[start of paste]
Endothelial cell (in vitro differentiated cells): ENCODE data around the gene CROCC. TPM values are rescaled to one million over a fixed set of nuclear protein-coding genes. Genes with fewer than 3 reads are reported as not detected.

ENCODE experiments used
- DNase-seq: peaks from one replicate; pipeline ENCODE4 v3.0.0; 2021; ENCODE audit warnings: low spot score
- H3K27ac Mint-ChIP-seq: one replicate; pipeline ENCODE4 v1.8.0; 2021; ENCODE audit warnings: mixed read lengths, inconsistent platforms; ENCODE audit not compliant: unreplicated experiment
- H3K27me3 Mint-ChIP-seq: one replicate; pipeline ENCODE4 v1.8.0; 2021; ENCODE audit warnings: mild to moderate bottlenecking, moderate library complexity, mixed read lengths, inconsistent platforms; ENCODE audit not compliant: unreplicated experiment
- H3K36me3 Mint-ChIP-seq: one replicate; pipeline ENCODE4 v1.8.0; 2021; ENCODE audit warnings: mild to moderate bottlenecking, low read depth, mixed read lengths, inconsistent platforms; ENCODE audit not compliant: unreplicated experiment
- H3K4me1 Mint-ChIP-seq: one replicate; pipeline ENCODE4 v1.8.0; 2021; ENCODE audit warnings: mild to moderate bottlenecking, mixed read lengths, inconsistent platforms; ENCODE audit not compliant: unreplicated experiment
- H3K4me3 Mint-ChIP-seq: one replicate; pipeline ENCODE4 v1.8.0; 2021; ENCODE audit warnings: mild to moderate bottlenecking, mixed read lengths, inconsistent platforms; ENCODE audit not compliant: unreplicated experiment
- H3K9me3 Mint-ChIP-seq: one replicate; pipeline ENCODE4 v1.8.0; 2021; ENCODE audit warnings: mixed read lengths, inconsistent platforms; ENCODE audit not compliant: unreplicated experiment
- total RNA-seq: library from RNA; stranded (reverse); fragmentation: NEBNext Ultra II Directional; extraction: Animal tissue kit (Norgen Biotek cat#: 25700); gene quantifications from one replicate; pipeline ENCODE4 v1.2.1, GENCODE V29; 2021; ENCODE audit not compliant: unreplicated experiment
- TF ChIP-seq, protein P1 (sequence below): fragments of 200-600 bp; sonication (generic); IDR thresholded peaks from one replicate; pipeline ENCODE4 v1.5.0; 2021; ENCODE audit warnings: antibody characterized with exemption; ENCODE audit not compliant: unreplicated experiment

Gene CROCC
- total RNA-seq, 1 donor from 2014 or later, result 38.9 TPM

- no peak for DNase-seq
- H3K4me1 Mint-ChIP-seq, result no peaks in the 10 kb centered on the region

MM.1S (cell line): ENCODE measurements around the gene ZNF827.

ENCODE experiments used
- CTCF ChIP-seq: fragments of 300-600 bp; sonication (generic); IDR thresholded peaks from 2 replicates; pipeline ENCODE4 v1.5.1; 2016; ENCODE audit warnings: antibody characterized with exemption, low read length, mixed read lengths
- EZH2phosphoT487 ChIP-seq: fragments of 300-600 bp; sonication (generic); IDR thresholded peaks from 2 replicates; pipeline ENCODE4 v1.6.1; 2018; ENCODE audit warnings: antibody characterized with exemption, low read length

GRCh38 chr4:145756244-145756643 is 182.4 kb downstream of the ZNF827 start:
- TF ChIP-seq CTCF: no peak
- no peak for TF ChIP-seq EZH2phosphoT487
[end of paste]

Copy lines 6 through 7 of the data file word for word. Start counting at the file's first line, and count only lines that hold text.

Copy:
- H3K36me3 Mint-ChIP-seq: one replicate; pipeline ENCODE4 v1.8.0; 2021; ENCODE audit warnings: mild to moderate bottlenecking, low read depth, mixed read lengths, inconsistent platforms; ENCODE audit not compliant: unreplicated experiment
- H3K4me1 Mint-ChIP-seq: one replicate; pipeline ENCODE4 v1.8.0; 2021; ENCODE audit warnings: mild to moderate bottlenecking, mixed read lengths, inconsistent platforms; ENCODE audit not compliant: unreplicated experiment